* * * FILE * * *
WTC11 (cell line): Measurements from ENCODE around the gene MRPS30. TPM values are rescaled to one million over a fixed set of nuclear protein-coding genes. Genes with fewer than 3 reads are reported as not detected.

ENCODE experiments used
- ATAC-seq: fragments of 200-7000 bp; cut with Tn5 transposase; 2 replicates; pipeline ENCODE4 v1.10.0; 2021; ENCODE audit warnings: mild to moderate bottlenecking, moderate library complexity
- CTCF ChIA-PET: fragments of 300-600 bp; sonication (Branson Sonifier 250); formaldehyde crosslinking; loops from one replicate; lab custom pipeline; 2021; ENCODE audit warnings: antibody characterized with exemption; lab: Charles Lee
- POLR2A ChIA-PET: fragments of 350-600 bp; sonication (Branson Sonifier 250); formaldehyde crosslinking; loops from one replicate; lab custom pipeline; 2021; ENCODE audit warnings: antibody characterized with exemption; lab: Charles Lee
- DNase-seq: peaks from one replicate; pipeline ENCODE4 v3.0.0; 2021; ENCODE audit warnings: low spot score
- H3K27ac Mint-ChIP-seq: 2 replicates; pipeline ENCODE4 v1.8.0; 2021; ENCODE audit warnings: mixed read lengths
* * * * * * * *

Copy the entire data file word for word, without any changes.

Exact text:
WTC11 (cell line): Measurements from ENCODE around the gene MRPS30. TPM values are rescaled to one million over a fixed set of nuclear protein-coding genes. Genes with fewer than 3 reads are reported as not detected.

ENCODE experiments used
- ATAC-seq: fragments of 200-7000 bp; cut with Tn5 transposase; 2 replicates; pipeline ENCODE4 v1.10.0; 2021; ENCODE audit warnings: mild to moderate bottlenecking, moderate library complexity
- CTCF ChIA-PET: fragments of 300-600 bp; sonication (Branson Sonifier 250); formaldehyde crosslinking; loops from one replicate; lab custom pipeline; 2021; ENCODE audit warnings: antibody characterized with exemption; lab: Charles Lee
- POLR2A ChIA-PET: fragments of 350-600 bp; sonication (Branson Sonifier 250); formaldehyde crosslinking; loops from one replicate; lab custom pipeline; 2021; ENCODE audit warnings: antibody characterized with exemption; lab: Charles Lee
- DNase-seq: peaks from one replicate; pipeline ENCODE4 v3.0.0; 2021; ENCODE audit warnings: low spot score
- H3K27ac Mint-ChIP-seq: 2 replicates; pipeline ENCODE4 v1.8.0; 2021; ENCODE audit warnings: mixed read lengths